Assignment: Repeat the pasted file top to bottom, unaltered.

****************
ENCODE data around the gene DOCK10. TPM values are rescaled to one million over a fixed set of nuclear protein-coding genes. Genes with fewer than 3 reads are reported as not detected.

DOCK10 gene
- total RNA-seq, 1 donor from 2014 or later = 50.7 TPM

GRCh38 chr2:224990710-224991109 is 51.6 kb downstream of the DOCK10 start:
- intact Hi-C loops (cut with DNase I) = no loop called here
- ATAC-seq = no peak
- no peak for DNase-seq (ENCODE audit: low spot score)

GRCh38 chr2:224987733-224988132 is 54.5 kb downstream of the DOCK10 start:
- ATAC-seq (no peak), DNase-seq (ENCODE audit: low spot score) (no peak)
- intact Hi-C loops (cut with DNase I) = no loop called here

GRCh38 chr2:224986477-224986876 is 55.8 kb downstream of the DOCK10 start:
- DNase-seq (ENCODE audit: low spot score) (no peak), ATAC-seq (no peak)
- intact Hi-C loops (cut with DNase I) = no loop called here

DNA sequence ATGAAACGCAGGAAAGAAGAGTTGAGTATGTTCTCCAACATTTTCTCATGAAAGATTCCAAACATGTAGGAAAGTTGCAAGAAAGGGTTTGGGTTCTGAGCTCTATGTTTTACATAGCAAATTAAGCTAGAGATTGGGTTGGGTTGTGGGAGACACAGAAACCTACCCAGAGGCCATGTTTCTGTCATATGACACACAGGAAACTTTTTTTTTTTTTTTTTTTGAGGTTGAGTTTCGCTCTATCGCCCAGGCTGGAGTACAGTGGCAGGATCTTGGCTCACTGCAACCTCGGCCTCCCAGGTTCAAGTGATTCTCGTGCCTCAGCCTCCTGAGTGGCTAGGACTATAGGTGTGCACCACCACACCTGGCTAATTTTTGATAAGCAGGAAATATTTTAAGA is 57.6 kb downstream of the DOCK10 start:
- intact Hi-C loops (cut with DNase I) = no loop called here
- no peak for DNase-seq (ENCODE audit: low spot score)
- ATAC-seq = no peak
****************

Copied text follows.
ENCODE data around the gene DOCK10. TPM values are rescaled to one million over a fixed set of nuclear protein-coding genes. Genes with fewer than 3 reads are reported as not detected.

DOCK10 gene
- total RNA-seq, 1 donor from 2014 or later = 50.7 TPM

GRCh38 chr2:224990710-224991109 is 51.6 kb downstream of the DOCK10 start:
- intact Hi-C loops (cut with DNase I) = no loop called here
- ATAC-seq = no peak
- no peak for DNase-seq (ENCODE audit: low spot score)

GRCh38 chr2:224987733-224988132 is 54.5 kb downstream of the DOCK10 start:
- ATAC-seq (no peak), DNase-seq (ENCODE audit: low spot score) (no peak)
- intact Hi-C loops (cut with DNase I) = no loop called here

GRCh38 chr2:224986477-224986876 is 55.8 kb downstream of the DOCK10 start:
- DNase-seq (ENCODE audit: low spot score) (no peak), ATAC-seq (no peak)
- intact Hi-C loops (cut with DNase I) = no loop called here

DNA sequence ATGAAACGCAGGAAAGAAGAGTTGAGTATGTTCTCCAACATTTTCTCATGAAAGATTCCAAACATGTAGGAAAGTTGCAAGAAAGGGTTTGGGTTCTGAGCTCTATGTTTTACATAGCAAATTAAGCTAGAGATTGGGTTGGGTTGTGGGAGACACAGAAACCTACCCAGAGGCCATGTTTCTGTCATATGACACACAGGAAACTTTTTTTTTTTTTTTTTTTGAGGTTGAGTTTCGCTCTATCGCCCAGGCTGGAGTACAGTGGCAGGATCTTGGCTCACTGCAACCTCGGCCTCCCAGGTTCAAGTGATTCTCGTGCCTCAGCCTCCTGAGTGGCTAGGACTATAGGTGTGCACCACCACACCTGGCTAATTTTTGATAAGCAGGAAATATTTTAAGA is 57.6 kb downstream of the DOCK10 start:
- intact Hi-C loops (cut with DNase I) = no loop called here
- no peak for DNase-seq (ENCODE audit: low spot score)
- ATAC-seq = no peak